We just pass the time in our hotel rooms
And wander ’round backstage
Till those lights come up and we hear that crowd
And we remember why we came.
Now we got country and western on the bus, R&B
We got disco in eight tracks and cassettes in stereo
And we’ve got rural scenes & magazines
We’ve got truckers on the CB
We’ve got Richard Pryor on the video
And we got time to think of the ones we love
While the miles roll away.
But the only time that seems too short
Is the time that we get to play.
People you’ve got the power over what we do–
You can sit there and wait or you can pull us through.
Come along, sing the song
You know that you can’t go wrong
‘Cause when that morning sun comes beating down
You’re going to wake up in your town
But we’ll be scheduled to appear
A thousand miles away from here.
People stay just a little bit longer
We want to play just a little bit longer
Now the promoter don’t mind
And the union don’t mind
If we take a little time
And we leave it all behind and sing
One more song
I want you stay just a little bit longer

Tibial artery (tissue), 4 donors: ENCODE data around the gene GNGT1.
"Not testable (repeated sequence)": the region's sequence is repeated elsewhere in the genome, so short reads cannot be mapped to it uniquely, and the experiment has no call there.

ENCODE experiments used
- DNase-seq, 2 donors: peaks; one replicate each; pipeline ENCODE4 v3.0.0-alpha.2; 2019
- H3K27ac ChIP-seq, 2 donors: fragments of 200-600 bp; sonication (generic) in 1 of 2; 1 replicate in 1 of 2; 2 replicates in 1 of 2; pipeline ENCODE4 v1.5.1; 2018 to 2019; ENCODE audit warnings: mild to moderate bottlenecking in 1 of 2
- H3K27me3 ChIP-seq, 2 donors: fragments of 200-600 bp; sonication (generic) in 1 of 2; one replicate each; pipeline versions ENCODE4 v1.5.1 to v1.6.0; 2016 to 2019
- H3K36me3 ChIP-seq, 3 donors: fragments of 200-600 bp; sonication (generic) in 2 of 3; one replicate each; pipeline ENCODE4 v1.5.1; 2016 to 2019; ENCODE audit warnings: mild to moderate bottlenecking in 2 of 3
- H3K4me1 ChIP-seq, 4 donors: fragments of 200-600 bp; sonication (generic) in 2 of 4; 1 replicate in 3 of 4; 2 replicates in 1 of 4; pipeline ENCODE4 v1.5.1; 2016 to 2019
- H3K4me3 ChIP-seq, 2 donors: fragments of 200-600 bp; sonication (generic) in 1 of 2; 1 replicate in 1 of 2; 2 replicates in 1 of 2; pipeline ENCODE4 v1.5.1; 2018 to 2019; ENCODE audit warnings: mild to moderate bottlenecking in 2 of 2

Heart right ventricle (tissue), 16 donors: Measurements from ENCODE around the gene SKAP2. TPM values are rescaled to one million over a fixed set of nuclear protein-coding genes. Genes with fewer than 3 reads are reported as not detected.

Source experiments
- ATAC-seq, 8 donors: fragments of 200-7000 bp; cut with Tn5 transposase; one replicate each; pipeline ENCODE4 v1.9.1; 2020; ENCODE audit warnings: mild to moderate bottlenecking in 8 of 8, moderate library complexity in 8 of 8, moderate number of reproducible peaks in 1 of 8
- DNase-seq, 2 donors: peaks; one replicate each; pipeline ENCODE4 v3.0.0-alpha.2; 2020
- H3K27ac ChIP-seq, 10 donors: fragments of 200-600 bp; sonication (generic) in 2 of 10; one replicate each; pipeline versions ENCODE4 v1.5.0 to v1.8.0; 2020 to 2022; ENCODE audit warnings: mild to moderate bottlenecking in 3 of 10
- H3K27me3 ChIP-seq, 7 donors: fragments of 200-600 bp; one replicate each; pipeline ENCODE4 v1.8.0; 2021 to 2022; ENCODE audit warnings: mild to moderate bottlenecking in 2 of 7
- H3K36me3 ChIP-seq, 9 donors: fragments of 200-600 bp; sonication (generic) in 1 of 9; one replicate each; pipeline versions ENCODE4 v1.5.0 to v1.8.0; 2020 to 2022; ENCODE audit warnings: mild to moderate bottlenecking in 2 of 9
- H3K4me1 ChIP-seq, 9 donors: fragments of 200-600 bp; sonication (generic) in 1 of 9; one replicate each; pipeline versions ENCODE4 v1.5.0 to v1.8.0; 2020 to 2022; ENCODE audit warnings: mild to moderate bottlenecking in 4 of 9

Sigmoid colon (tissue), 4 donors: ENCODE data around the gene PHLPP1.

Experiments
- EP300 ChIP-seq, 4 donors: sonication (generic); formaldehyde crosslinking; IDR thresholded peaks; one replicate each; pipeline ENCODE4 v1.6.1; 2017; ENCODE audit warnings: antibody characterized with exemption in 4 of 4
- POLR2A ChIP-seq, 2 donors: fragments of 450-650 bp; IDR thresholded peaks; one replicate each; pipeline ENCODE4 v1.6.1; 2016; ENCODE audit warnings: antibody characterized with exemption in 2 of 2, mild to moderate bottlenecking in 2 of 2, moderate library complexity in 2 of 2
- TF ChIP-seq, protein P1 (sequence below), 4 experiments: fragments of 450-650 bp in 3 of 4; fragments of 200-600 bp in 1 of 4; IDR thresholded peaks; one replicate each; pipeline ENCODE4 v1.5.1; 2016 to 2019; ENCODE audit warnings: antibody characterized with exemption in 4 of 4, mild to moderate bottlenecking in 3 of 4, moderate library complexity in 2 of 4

Please, please, please
Say you will, say you will.
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078: Paul Simon, ‘The Late, Great Johnny Ace’
066: Rickie Lee Jones, ‘Skeletons’
061: The Doobie Brothers, ‘What a Fool Believes’
054: Mickey & Sylvia, ‘Love is Strange’
Good but not enough David Lindley. Love his “Mercury Blues”!
I would like to reply to the most significant part of today’s sotw:
The first hubcaps were more commonly known as dust or grease caps. These caps threaded onto the center hub on the wood, steel, or wire wheel. These were made from the beginning to 1932. Pre-1915 were all mostly made of brass that was nickel plated. The 1920s were all mostly aluminum. Grease caps off of the wire wheel brands such as Houk, Hayes, Frayer, Dayton, Buffalo, House, Phelps, Pasco, Rudge Whitworth, Budd, and Stewart are some of the hardest to find. When a customer went to buy the wire wheels, the make of the vehicle would be stamped in the center. In the 1927 to 1928 time, the first snap-on center caps were being made on the wire wheels. After 1932, most every car had a snap-on style center cap on the middle of their wire, steel or wood wheels. Wire wheel center caps in the 30s had a spring-loaded retention clip system that has been used on many hubcaps and center caps on every style of car and truck to present day.(Wikipedia)